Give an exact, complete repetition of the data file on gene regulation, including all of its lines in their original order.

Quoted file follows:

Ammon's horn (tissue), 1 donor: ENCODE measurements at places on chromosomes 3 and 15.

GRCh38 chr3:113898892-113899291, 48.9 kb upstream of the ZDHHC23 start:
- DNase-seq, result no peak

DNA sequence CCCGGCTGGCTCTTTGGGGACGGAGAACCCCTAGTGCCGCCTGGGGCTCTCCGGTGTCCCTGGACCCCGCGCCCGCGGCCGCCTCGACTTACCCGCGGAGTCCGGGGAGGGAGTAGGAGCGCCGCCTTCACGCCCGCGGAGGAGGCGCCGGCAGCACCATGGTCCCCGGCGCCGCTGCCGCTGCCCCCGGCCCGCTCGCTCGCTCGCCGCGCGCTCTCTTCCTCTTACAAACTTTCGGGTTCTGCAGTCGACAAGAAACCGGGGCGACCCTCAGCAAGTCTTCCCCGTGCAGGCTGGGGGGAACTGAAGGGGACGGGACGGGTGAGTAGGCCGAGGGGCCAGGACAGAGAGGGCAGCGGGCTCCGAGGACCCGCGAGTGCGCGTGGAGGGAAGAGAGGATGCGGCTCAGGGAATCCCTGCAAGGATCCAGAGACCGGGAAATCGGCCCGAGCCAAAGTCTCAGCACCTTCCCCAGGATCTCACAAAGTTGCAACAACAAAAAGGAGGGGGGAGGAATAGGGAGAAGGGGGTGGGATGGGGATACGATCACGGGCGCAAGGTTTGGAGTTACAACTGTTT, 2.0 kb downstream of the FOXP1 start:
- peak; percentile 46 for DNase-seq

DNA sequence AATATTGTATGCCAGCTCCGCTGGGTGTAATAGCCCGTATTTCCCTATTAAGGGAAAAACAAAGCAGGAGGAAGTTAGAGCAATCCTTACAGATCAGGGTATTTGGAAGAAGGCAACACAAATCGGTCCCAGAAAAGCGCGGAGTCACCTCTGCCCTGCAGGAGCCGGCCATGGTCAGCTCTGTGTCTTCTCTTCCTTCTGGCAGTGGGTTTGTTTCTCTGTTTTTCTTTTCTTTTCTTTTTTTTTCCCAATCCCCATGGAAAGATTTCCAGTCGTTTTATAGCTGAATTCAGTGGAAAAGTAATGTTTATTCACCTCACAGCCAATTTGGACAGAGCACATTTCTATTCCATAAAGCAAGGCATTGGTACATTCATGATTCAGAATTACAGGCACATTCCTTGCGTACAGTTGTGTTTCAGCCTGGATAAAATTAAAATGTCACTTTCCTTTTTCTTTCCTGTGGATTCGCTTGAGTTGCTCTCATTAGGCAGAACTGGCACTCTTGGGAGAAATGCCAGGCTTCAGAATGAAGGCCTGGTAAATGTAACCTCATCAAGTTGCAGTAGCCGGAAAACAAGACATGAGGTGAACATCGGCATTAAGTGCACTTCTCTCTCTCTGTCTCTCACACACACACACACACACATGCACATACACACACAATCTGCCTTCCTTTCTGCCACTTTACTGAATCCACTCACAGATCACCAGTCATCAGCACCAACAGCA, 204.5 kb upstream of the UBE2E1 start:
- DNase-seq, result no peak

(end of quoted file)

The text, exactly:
Ammon's horn (tissue), 1 donor: ENCODE measurements at places on chromosomes 3 and 15.

GRCh38 chr3:113898892-113899291, 48.9 kb upstream of the ZDHHC23 start:
- DNase-seq, result no peak

DNA sequence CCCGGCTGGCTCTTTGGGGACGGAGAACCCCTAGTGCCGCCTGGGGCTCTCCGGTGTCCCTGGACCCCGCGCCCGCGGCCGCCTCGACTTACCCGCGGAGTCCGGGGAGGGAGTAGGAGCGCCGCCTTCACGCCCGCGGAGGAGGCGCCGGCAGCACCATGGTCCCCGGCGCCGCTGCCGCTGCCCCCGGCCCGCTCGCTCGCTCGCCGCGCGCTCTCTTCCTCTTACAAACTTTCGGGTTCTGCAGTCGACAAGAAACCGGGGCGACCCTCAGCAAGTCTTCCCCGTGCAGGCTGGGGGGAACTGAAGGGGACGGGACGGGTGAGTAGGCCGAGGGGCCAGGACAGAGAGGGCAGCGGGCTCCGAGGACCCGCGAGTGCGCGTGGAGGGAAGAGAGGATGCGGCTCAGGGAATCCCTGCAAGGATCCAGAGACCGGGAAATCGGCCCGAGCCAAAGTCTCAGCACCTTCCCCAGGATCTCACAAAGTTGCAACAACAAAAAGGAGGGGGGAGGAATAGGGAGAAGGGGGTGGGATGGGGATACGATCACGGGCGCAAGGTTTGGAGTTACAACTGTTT, 2.0 kb downstream of the FOXP1 start:
- peak; percentile 46 for DNase-seq

DNA sequence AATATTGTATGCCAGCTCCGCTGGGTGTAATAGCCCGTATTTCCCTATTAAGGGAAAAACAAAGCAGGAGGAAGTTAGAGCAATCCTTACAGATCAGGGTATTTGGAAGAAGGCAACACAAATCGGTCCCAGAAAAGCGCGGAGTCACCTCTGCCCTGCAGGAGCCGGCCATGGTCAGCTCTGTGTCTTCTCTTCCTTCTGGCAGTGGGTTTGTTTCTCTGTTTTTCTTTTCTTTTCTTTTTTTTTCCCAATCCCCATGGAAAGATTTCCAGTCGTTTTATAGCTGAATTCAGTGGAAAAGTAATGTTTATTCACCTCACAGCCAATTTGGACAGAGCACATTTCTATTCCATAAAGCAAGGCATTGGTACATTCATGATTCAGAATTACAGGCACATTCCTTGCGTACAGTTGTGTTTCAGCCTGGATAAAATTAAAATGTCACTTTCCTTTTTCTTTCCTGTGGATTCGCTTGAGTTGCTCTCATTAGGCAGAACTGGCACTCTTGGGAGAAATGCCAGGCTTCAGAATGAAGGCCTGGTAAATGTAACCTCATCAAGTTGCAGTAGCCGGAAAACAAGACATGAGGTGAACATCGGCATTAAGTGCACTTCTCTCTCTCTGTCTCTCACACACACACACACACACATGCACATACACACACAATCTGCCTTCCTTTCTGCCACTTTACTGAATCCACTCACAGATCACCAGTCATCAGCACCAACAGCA, 204.5 kb upstream of the UBE2E1 start:
- DNase-seq, result no peak